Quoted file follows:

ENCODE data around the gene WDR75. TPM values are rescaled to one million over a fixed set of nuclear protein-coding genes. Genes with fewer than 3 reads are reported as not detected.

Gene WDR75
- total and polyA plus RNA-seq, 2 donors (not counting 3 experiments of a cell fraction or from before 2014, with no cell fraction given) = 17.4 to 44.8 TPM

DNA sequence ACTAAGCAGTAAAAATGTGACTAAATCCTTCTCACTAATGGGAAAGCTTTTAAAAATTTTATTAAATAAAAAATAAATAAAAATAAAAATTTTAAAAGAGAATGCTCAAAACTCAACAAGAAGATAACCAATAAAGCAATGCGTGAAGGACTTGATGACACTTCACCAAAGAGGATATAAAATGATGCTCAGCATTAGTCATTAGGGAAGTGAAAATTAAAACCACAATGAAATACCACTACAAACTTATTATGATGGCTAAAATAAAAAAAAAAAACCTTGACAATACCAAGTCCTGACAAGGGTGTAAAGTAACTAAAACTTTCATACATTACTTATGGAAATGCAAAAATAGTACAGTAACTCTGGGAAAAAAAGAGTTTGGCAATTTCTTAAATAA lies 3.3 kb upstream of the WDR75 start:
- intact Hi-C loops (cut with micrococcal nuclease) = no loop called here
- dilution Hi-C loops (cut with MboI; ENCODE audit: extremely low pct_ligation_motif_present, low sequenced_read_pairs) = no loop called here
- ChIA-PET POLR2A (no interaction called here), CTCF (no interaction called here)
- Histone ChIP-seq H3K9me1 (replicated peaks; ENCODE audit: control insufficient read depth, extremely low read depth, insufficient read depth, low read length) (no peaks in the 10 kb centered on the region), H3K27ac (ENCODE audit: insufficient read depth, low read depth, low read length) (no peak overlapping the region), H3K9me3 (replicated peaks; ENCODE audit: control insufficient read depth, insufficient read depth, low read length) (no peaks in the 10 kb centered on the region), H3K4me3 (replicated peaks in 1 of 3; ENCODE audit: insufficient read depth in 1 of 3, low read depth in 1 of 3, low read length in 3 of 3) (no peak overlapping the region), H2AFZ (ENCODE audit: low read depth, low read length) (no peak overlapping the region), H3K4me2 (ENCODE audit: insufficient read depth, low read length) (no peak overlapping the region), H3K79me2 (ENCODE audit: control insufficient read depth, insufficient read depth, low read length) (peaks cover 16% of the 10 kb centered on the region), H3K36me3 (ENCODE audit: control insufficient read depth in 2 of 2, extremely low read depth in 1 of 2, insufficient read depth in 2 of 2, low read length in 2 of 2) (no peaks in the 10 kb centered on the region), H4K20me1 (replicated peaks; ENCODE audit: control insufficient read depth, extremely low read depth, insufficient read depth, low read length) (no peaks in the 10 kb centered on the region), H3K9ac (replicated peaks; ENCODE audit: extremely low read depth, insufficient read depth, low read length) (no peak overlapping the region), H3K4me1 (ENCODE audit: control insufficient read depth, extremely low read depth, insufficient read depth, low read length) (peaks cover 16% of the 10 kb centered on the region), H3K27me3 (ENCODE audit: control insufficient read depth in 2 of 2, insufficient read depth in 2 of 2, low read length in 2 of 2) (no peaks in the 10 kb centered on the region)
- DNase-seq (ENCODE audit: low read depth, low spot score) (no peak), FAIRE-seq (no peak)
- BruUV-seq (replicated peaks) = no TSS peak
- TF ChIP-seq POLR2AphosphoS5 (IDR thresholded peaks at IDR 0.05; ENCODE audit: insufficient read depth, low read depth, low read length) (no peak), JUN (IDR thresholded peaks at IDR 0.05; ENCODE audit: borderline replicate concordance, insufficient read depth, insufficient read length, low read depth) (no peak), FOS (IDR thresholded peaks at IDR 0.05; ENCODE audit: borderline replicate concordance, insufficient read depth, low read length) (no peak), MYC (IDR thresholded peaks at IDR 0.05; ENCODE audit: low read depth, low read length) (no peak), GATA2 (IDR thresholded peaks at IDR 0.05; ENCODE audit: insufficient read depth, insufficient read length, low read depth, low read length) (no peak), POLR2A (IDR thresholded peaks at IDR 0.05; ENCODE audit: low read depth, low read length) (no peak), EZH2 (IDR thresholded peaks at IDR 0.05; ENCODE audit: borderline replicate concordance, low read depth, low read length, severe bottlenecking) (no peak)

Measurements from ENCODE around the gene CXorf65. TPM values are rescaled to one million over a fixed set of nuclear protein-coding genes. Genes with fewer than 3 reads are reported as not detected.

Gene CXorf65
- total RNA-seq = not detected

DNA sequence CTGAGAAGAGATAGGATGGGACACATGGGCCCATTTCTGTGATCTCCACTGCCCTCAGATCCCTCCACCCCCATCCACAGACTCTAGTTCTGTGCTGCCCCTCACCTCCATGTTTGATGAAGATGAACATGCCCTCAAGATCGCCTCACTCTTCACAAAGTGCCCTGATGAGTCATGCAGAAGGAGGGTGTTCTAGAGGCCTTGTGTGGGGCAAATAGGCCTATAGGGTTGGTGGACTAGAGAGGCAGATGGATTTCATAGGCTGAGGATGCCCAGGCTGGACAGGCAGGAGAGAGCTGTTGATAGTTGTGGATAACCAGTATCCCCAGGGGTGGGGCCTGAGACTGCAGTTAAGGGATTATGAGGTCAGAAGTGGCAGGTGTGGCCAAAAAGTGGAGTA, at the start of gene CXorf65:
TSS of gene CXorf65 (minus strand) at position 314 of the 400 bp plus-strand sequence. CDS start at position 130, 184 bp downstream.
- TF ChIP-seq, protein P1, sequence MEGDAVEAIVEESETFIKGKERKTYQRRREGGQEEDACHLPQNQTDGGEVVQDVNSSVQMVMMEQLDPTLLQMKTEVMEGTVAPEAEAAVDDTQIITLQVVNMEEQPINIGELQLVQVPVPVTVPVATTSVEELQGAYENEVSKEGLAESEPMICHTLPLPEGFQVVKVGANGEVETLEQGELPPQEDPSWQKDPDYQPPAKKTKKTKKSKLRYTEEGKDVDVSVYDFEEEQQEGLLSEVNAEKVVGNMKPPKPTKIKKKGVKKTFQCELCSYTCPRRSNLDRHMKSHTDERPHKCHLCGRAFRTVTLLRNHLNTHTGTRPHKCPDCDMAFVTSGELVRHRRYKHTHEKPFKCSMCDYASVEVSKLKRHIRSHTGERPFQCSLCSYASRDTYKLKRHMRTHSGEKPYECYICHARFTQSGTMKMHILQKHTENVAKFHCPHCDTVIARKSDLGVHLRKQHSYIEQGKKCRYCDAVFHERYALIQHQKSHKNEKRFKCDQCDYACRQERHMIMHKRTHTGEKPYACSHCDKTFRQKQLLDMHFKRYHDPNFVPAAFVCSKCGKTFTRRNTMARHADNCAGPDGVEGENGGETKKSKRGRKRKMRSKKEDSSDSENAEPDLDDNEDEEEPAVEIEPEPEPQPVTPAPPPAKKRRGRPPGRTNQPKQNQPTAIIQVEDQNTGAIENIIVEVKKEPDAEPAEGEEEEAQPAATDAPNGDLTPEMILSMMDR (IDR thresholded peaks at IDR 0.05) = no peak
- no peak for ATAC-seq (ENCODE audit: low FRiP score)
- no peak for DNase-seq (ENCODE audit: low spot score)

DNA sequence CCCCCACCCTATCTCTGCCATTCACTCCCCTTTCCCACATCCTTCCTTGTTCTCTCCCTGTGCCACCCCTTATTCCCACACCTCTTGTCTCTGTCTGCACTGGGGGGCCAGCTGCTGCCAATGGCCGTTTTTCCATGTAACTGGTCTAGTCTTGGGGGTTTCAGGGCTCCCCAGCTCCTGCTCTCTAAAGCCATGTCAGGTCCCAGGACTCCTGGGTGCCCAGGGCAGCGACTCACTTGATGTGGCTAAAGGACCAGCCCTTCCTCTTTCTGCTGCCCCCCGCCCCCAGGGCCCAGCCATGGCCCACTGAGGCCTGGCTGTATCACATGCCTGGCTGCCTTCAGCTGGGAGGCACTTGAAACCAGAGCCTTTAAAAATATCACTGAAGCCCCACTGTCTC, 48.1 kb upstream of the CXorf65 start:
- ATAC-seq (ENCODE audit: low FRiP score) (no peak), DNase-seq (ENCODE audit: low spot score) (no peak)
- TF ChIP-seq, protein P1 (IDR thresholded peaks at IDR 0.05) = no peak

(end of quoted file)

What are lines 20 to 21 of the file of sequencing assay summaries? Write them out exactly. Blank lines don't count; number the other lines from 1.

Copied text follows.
DNA sequence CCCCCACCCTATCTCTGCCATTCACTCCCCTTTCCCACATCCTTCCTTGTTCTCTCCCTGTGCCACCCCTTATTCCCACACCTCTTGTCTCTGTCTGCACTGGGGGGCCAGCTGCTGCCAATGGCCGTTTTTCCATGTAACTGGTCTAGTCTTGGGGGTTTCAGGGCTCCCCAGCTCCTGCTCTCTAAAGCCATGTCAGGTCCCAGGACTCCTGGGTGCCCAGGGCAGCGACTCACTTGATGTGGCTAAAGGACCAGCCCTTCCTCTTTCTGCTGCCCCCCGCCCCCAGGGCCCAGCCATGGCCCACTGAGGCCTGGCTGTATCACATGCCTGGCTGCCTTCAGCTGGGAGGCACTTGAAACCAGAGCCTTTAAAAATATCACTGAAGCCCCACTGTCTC, 48.1 kb upstream of the CXorf65 start:
- ATAC-seq (ENCODE audit: low FRiP score) (no peak), DNase-seq (ENCODE audit: low spot score) (no peak)